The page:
Bayesian method is the powerful one that emerges as a method for discovering patterns in biomedical data and has better speed and accuracy for huge datasets [8,12,13]. Naive Bayesian Classifier (NBC) uses probability to represent each class and trends to find the most possible class for each sample, which always performs well in practice [6]. And the Naive Bayesian Imputation (NBI) proposed in [14] is used for missing data handling. Zhao et al. [15] proposed a Bayesian-based Personalized Laboratory Test prediction (BPLT) to predict laboratory tests for a given group of patients. By considering the aquisition of data from different sources, Martijin described a new formalism named multilevel Bayesian networks for the analysis of hierarchical health care data [16].

In this article, we attempt to construct a sparse model based on Bayesian learning methods. The proposed method tries to model the generative principles of the target data set. Mathematically, we often express a generative model as following:

y= w t Φ(x)+ε         (1) MathType@MTEF@5@5@+=feaaguart1ev2aaatCvAUfeBSjuyZL2yd9gzLbvyNv2CaerbuLwBLnhiov2DGi1BTfMBaeXatLxBI9gBaerbd9wDYLwzYbItLDharqqtubsr4rNCHbGeaGqiVCI8FfYJH8YrFfeuY=Hhbbf9v8qqaqFr0xc9pk0xbba9q8WqFfeaY=biLkVcLq=JHqpepeea0=as0Fb9pgeaYRXxe9vr0=vr0=vqpWqaaeaabiGaciaacaqabeaadaqaaqaaaOqaaiaadMhacqGH9aqpcaWG3bWaaWbaaSqabeaacaWG0baaaOGaeuOPdyKaaiikaiaadIhacaGGPaGaey4kaSIaeqyTduMaaeiiaiaabccacaqGGaGaaeiiaiaabccacaqGGaGaaeiiaiaabccacaqGGaGaaeikaiaabgdacaqGPaaaaa@4836@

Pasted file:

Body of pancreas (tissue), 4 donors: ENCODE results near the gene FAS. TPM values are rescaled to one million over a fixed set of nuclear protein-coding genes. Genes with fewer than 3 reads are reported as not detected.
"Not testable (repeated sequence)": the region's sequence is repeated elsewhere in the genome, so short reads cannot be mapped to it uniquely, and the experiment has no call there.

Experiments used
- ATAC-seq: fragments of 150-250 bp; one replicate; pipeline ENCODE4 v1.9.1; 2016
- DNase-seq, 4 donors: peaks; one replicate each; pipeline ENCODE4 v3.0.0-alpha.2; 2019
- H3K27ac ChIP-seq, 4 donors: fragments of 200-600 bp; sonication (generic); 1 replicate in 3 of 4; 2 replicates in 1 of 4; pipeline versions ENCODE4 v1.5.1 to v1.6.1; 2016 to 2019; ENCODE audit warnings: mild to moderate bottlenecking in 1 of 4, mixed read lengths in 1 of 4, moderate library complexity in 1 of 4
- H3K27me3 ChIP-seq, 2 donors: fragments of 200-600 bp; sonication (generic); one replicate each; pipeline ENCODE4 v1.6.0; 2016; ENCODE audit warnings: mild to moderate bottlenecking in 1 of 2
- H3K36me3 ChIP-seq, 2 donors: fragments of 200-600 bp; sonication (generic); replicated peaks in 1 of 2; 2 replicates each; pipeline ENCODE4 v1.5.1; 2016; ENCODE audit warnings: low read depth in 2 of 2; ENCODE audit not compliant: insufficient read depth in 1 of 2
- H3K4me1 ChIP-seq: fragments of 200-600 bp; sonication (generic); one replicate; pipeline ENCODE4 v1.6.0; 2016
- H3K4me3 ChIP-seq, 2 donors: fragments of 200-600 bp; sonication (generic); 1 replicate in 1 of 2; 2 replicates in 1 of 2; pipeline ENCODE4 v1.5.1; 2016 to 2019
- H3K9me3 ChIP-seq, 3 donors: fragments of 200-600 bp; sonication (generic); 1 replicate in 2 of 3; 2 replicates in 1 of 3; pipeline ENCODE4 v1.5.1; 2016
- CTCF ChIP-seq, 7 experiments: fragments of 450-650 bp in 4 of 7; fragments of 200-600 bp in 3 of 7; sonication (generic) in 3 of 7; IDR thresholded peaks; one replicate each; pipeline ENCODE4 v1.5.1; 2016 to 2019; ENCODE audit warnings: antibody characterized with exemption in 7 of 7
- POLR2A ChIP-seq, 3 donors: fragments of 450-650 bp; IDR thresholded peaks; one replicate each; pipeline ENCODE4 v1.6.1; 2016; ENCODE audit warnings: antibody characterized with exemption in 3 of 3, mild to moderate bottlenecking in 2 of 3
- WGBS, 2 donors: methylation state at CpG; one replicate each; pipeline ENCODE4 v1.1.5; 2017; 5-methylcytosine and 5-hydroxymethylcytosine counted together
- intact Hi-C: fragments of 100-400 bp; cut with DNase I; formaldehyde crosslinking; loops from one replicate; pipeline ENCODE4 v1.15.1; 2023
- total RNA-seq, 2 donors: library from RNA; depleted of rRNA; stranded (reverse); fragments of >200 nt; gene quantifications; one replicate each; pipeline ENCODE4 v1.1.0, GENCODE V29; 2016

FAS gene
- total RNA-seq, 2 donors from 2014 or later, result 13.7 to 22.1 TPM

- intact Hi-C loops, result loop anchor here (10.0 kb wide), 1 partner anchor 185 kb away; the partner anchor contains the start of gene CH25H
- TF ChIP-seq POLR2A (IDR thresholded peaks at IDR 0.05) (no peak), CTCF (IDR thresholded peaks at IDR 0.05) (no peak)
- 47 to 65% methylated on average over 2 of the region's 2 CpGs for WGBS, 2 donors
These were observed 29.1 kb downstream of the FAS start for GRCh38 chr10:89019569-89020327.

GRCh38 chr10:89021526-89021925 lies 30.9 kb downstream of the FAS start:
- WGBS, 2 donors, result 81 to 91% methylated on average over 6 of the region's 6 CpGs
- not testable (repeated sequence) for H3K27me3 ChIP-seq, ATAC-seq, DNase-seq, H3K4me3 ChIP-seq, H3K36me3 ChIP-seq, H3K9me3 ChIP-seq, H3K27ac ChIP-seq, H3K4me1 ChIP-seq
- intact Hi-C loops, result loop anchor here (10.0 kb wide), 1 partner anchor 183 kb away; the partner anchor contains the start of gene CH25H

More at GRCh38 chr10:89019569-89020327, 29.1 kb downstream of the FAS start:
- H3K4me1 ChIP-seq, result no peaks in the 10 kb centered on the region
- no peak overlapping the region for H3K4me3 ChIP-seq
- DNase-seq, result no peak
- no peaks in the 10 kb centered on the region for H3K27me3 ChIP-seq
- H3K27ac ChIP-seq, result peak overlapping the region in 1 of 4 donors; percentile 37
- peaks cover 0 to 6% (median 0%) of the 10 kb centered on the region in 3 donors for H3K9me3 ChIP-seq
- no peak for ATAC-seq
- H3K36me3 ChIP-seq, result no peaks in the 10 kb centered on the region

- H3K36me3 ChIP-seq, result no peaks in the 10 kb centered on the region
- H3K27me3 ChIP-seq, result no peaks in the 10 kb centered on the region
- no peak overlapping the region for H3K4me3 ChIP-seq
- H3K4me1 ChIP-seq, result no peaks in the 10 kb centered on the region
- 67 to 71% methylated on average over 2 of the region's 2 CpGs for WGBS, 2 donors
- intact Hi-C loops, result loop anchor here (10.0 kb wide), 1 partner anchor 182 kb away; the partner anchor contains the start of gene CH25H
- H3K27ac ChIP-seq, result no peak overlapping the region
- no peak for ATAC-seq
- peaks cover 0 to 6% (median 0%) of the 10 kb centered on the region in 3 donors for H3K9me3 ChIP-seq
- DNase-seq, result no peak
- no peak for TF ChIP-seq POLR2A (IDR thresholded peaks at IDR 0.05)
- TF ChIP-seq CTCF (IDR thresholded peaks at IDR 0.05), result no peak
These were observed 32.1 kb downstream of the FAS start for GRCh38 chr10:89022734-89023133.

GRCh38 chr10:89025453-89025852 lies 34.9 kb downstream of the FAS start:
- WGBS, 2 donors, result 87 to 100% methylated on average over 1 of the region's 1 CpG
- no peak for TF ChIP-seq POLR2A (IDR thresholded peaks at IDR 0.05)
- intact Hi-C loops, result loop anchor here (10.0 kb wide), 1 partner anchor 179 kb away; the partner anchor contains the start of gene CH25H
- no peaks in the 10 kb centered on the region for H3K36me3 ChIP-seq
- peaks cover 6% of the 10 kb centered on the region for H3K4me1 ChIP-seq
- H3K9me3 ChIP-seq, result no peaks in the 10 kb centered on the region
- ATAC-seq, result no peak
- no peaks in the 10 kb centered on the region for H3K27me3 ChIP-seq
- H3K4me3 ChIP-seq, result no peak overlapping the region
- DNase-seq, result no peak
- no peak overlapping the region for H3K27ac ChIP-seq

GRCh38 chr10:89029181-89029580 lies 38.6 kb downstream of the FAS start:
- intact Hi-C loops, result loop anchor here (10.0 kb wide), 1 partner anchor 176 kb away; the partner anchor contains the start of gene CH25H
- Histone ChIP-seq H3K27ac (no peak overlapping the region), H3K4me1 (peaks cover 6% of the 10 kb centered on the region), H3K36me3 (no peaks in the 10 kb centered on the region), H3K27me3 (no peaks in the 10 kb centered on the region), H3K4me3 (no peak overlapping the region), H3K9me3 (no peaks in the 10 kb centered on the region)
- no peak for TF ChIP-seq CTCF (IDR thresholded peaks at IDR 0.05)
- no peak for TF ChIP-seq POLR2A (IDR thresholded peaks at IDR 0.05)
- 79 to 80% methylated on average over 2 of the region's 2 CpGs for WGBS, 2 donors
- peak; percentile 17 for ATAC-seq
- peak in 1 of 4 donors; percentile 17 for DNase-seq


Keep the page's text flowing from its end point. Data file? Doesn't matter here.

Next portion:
where y∈R is a target variable and d x∈Rdis a d- dimension feature vector. Φ is a set of basic functions, where Φ i (x): R d R MathType@MTEF@5@5@+=feaaguart1ev2aaatCvAUfeBSjuyZL2yd9gzLbvyNv2CaerbuLwBLnhiov2DGi1BTfMBaeXatLxBI9gBaerbd9wDYLwzYbItLDharqqtubsr4rNCHbGeaGqiVCI8FfYJH8YrFfeuY=Hhbbf9v8qqaqFr0xc9pk0xbba9q8WqFfeaY=biLkVcLq=JHqpepeea0=as0Fb9pgeaYRXxe9vr0=vr0=vqpWqaaeaabiGaciaacaqabeaadaqaaqaaaOqaaiabfA6agnaaBaaaleaacaWGPbaabeaakiaacIcacaWG4bGaaiykaiaacQdacaWGsbWaaWbaaSqabeaacaWGKbaaaOGaeyOKH4QaamOuaaaa@4054@ ∈ is Gaussian noise with zero mean and unknown variance. In this work, we limit Φ to be a set of random initialized Gaussian distributions. The goal is to derive the posterior distribution p(w|D) given training dataset D and the predictive distribution p(y|x,D) given training dataset D and a test example x. Moreover, to cut down the computational cost of both training and test, a sparse combination is preferred, meaning that in the weight vector w, there are a lot of elements are zero. We will show that the problem of finding a sparse weight vector can be solved by a Relevant Vector Machine (RVM), which is a Sparse Bayesian Learning (SBL) model [17,18]. Figure 1 sketches the main idea of this article.